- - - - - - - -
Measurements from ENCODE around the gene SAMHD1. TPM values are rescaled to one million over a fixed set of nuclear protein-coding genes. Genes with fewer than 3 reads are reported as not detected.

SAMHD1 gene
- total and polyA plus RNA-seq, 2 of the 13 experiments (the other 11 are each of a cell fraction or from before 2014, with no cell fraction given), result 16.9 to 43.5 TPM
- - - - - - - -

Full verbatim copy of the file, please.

Measurements from ENCODE around the gene SAMHD1. TPM values are rescaled to one million over a fixed set of nuclear protein-coding genes. Genes with fewer than 3 reads are reported as not detected.

SAMHD1 gene
- total and polyA plus RNA-seq, 2 of the 13 experiments (the other 11 are each of a cell fraction or from before 2014, with no cell fraction given), result 16.9 to 43.5 TPM